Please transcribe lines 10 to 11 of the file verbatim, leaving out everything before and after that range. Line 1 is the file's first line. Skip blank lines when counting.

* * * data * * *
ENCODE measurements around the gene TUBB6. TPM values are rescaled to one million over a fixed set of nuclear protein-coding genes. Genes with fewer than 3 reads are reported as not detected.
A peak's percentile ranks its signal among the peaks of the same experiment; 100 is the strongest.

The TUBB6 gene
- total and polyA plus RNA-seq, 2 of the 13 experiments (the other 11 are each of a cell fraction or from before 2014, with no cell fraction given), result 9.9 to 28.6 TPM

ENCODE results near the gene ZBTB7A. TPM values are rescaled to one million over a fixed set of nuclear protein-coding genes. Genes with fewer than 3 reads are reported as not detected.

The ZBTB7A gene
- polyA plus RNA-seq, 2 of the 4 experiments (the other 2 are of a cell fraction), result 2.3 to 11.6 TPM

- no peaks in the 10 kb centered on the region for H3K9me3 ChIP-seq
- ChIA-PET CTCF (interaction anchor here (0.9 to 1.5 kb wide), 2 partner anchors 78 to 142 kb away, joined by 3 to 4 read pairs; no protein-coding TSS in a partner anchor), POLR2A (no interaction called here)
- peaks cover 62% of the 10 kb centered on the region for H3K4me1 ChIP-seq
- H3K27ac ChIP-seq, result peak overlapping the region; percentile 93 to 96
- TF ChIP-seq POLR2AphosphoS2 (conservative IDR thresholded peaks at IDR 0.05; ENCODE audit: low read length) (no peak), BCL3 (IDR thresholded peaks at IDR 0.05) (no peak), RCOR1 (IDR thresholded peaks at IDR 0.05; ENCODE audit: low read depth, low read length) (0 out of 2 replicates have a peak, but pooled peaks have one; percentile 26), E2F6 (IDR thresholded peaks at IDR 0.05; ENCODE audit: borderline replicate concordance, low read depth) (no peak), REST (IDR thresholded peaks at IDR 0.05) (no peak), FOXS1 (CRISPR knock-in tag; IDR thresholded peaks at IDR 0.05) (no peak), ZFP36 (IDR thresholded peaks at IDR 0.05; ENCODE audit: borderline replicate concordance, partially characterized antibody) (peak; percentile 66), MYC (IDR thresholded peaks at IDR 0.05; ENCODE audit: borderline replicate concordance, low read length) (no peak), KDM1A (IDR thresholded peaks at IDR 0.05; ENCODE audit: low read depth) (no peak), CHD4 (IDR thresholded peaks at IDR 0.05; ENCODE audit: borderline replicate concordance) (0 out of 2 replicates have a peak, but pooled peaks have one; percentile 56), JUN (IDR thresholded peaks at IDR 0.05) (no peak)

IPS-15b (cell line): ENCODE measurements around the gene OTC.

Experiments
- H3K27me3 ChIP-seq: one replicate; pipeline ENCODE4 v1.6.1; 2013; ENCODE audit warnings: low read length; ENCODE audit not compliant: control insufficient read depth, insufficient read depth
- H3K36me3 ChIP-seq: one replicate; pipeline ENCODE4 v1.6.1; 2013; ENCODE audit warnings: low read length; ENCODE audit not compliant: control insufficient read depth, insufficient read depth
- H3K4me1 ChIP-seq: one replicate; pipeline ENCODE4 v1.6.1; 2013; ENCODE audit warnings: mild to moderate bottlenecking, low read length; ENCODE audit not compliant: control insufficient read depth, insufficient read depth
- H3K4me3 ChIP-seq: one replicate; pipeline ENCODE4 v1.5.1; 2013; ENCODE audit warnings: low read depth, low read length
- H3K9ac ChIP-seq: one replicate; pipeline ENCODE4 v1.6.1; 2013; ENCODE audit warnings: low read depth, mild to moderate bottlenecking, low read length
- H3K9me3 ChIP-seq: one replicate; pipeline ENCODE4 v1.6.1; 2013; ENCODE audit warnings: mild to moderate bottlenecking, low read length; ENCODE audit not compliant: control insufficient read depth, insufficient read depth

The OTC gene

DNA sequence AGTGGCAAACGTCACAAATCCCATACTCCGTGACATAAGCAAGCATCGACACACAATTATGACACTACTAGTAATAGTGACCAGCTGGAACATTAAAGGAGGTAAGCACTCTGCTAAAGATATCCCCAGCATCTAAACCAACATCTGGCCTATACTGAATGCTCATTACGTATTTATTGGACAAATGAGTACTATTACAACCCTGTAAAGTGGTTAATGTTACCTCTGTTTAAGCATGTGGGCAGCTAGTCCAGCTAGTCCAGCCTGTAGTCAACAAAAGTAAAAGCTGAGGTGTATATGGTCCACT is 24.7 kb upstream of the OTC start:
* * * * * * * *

- peaks cover 62% of the 10 kb centered on the region for H3K4me1 ChIP-seq
- H3K27ac ChIP-seq, result peak overlapping the region; percentile 93 to 96